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17 April 2014 12:48 pm ,
Vol. 344 ,
Officials last week revealed that the U.S. contribution to ITER could cost $3.9 billion by 2034—roughly four times the...
An experimental hepatitis B drug that looked safe in animal trials tragically killed five of 15 patients in 1993. Now,...
Using the two high-quality genomes that exist for Neandertals and Denisovans, researchers find clues to gene activity...
A new report from the Intergovernmental Panel on Climate Change (IPCC) concludes that humanity has done little to slow...
Astronomers have discovered an Earth-sized planet in the habitable zone of a red dwarf—a star cooler than the sun—500...
Three years ago, Jennifer Francis of Rutgers University proposed that a warming Arctic was altering the behavior of the...
- 17 April 2014 12:48 pm , Vol. 344 , #6181
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ScienceShot: Glowing Trash May Be Becoming Fish Food
26 February 2014 5:00 pm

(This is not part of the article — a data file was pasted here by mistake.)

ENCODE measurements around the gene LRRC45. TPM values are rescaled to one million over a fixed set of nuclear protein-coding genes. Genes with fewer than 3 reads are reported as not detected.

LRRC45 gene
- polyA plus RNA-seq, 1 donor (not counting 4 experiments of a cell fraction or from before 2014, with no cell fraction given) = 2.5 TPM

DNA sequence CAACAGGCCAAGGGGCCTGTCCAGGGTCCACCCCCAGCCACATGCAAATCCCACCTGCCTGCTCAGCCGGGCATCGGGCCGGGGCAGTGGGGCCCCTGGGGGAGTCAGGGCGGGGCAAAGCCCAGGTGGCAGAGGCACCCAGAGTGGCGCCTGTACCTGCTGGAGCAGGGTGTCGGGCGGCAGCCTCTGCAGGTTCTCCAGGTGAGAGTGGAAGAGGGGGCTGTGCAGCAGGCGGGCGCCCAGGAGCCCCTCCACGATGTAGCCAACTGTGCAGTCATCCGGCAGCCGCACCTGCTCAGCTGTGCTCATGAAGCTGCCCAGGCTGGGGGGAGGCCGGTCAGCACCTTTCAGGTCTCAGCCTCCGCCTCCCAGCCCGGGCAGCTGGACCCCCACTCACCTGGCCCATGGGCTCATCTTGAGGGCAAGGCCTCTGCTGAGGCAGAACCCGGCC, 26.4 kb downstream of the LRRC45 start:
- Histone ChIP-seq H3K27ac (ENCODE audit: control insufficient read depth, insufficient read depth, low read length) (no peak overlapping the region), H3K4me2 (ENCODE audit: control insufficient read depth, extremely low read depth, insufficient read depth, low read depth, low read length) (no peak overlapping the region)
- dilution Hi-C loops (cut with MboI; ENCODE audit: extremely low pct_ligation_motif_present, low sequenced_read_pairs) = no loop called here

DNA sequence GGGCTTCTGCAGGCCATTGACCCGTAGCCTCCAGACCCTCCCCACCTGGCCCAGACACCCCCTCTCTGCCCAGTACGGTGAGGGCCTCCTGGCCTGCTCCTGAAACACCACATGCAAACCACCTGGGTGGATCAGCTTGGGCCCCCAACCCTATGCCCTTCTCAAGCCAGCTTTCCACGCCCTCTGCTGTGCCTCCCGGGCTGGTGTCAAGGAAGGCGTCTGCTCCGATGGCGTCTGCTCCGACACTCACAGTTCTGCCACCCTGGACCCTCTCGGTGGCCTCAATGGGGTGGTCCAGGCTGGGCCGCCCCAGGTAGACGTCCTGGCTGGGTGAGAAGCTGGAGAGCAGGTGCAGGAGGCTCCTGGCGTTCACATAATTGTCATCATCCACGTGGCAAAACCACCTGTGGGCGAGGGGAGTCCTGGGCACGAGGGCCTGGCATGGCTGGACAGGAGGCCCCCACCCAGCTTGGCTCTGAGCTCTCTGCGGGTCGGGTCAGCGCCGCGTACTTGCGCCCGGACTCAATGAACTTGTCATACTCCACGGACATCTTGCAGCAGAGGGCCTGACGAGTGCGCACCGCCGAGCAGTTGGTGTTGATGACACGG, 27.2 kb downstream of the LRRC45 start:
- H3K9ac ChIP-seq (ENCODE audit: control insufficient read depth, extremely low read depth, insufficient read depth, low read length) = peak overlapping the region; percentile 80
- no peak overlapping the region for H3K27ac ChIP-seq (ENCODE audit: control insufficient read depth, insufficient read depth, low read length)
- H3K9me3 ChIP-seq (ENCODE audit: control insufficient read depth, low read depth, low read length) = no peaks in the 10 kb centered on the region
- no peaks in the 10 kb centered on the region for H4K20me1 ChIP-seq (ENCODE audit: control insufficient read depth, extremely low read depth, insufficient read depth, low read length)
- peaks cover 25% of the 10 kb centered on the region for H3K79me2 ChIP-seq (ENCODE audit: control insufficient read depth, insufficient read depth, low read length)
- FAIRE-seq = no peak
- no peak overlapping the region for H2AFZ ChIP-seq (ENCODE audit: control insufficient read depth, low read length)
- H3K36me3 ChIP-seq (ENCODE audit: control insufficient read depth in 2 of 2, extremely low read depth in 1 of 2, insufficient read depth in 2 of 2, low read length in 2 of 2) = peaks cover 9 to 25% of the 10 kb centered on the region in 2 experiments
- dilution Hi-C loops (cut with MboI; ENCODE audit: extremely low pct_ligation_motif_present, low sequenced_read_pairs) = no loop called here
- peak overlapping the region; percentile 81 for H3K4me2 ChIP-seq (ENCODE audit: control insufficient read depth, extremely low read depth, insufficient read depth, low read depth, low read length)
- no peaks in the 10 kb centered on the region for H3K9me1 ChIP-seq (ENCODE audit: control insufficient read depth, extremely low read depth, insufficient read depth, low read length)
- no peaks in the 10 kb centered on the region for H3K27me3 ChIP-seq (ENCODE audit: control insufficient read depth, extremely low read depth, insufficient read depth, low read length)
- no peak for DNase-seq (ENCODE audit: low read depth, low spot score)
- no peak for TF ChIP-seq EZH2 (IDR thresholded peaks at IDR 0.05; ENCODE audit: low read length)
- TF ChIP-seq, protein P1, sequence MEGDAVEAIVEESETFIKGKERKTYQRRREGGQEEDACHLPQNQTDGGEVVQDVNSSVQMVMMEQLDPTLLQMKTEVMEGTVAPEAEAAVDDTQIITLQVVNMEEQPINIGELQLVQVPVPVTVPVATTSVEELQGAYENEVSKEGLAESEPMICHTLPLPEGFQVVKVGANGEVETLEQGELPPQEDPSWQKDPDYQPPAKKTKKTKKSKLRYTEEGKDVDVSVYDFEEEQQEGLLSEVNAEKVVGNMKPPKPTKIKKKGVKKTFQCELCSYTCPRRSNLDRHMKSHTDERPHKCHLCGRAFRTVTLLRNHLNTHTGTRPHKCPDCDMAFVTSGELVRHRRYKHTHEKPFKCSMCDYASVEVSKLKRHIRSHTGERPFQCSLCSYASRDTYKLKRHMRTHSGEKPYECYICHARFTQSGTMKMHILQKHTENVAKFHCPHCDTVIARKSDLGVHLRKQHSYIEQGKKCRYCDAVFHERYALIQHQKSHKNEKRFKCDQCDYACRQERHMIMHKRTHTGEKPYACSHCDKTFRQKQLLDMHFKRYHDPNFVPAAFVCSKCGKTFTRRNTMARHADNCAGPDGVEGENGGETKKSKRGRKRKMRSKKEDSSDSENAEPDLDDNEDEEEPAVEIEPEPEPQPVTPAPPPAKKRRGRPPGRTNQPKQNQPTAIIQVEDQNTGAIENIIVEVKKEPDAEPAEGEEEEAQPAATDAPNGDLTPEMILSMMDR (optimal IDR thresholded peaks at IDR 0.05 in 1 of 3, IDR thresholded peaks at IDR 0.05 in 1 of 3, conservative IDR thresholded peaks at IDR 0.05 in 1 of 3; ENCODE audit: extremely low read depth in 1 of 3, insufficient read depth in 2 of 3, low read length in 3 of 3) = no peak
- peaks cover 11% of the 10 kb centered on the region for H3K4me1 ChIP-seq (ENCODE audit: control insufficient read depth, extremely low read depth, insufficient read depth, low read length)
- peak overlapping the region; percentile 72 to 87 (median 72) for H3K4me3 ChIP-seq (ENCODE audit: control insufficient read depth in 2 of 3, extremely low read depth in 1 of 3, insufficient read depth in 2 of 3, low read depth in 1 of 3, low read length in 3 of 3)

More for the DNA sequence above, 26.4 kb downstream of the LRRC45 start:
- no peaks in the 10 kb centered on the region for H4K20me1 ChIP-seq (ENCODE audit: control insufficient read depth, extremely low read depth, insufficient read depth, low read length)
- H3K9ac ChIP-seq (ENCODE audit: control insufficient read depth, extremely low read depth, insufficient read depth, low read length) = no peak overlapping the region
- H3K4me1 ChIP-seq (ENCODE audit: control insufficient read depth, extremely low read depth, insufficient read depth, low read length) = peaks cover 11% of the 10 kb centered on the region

HONOLULU—Could glowing microbes be enticing ocean fish to snack on bits of plastic trash? That’s the intriguing idea floated here this week at the 2014 Ocean Sciences Meeting by researchers studying the "plastisphere"—the sea’s millions of tons of drifting synthetic detritus. “It’s a whole new ocean habitat created by humans,” says microbiologist Tracy Mincer of the Woods Hole Oceanographic Institution in Massachusetts. Past studies have shown that more than 1000 kinds of seagoing bacteria and other microbes can live on the plastic bits, which are often smaller than a fingernail. “Out there in the middle of the ocean, [microbes] are really looking for surfaces to glom on to,” Mincer says. But some colonizers do better than others, he reported. One big winner, according to a preliminary genetic analysis, are bacteria in the genus Vibrio—many of which are bioluminescent. Indeed, researchers making nighttime trawls for plastic trash noted that up to 40% of their catch was glowing. And such shimmering refuse could be especially attractive to fish that hunt by sight, Mincer says. That could be bad for the fish, but good for the microbes, which can thrive in fish guts. “It’s a good gig for the bacteria—they have all the right genes to put a tap in that keg.”